She plunged her arm farther under, the water seeping in her waders. “Mother” . . . she felt her nipples stiffen and sucked in a involuntary breath as the water sloshed against her chest . . . “of” . . . she grabbed the cloth . . . “mercy!” she exclaimed, shuddering as icy water seeped underneath the wading belt and tingled against her belly.
“Aha!” She withdrew her arm triumphantly.
"Looks like Mr. John Doe lost his hat," Hess said. He waded over to examine the ball cap, which Ettinger pincered between her fingers.
“Moccasin Hollow Semen Sales. Julep, Mississippi,” Walt murmured. "Foreigner, just like I said." Above the brim was a stitched emblem of a Jersey bull, walking on his hind feet, approaching a cow who looked coyly over her shoulder at him. We stand behind our product, read the back.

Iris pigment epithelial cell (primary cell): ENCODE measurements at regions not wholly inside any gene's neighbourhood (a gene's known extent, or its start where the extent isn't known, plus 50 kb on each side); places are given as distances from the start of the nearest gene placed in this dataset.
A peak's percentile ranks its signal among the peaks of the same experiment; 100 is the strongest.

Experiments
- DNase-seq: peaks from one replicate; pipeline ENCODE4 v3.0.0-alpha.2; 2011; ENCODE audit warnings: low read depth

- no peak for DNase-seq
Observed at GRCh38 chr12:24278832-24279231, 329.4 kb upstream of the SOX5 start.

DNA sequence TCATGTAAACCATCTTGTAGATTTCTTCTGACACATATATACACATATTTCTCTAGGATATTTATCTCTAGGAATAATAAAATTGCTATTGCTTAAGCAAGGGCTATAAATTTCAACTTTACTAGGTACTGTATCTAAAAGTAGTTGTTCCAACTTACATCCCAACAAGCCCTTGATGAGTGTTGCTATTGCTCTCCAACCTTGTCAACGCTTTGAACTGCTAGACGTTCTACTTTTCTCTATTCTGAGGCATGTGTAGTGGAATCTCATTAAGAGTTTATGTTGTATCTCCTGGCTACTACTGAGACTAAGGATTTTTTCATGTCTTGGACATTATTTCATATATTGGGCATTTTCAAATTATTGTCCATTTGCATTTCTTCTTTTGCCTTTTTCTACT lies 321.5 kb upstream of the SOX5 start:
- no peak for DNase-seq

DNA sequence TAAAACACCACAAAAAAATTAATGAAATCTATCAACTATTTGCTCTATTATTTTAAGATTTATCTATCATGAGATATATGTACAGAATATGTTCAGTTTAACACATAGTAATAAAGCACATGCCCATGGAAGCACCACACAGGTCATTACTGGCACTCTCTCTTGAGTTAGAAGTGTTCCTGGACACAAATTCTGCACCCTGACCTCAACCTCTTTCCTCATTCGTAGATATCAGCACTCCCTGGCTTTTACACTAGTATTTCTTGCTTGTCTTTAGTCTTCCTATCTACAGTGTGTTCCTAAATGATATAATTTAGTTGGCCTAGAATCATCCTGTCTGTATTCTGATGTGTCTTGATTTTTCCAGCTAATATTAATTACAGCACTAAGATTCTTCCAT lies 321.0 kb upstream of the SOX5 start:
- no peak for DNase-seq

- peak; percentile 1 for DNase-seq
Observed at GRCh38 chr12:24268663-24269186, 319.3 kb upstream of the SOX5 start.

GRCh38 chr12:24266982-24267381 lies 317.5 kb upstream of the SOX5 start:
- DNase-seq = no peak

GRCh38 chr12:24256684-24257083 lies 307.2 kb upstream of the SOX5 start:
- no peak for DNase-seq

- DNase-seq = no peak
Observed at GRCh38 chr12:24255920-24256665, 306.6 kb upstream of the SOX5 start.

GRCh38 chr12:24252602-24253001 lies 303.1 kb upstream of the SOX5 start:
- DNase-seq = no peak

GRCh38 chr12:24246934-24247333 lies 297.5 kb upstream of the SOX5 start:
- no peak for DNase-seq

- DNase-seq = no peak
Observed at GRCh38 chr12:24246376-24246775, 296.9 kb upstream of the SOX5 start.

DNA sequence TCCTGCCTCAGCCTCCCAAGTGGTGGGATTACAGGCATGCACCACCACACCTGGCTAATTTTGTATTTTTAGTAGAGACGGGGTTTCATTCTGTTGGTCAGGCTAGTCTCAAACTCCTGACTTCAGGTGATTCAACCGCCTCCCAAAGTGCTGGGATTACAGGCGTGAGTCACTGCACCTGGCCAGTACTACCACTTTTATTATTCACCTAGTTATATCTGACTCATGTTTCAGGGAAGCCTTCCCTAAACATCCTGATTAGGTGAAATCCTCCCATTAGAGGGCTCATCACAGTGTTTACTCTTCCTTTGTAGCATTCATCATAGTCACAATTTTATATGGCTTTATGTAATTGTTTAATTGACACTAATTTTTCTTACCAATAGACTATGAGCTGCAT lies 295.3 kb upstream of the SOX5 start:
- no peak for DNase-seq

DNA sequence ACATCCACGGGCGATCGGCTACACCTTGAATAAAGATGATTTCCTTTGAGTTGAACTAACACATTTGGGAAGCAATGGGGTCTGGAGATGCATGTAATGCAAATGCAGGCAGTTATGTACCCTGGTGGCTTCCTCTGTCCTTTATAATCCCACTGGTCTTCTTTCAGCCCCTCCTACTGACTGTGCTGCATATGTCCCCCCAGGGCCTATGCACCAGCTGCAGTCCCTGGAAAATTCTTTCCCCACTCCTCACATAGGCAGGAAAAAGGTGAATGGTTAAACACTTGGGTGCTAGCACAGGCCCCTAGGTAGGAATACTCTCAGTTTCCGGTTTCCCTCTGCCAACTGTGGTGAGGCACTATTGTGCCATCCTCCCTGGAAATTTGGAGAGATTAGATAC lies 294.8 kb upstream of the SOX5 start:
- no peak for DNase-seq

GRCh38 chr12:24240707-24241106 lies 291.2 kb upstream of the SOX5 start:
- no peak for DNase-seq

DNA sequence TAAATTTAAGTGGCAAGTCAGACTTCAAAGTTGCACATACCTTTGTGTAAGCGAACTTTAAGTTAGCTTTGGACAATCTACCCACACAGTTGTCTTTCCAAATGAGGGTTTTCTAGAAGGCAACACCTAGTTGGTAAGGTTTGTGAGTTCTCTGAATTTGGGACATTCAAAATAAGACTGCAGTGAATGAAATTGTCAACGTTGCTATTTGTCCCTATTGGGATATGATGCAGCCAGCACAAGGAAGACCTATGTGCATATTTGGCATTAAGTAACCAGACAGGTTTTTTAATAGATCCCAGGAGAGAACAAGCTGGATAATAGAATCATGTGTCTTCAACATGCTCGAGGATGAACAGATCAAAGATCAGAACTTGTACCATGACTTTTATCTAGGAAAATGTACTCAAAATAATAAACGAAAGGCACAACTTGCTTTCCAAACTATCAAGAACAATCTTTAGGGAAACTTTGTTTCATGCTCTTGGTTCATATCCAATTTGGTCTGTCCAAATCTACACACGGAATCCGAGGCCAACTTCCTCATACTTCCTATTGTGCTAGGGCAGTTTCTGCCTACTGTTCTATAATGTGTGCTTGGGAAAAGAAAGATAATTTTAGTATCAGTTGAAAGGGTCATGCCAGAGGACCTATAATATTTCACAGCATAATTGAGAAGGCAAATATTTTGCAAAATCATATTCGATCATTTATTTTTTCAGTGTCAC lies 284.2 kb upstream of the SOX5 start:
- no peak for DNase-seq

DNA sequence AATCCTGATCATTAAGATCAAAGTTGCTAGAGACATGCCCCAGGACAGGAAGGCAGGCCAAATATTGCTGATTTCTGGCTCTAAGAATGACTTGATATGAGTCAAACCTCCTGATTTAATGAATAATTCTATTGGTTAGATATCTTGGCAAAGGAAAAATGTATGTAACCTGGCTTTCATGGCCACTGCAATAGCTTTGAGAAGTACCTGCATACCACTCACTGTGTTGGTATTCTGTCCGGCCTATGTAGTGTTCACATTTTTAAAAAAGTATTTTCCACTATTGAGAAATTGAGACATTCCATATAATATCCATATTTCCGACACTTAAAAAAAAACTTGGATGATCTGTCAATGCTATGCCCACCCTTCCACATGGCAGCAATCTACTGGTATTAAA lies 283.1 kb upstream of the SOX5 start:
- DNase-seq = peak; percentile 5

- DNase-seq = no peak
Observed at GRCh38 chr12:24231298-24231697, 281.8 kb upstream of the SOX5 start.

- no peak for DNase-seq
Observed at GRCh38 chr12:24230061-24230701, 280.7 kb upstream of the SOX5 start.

“Amusing,” Martha said. “Very amusing.”
She turned the hat over. Inside the crown, a small square of sheep’s wool, attached by two safety pins, held four trout flies.
Ettinger said, “You ever know a fisherman to wear one of these patches inside the hat? I thought the whole purpose was to dry the flies, so you pinned it to the outside.”
“Don’t reckon I do,” Hess said.
Ettinger withdrew a submersible point-and-shoot from the breast pocket of her khaki shirt. She snapped a photo of Walt holding the hat and another of the logjam. Then she withdrew a Zip-Loc from her wader pocket and sealed the hat inside it.
Hess shook his head. “This ain’t no crime scene, Marth,” he said.
She ignored the comment and stuffed the Zip-Loc inside her wet shirt. "We’ll have a closer look-see later."
For the next twenty minutes they searched the tangle of branches that formed the logjam, Hess on one side, Ettinger the other. They found nothing else.
“What do you say we go back,” Hess said.
“Let’s give it another few minutes.”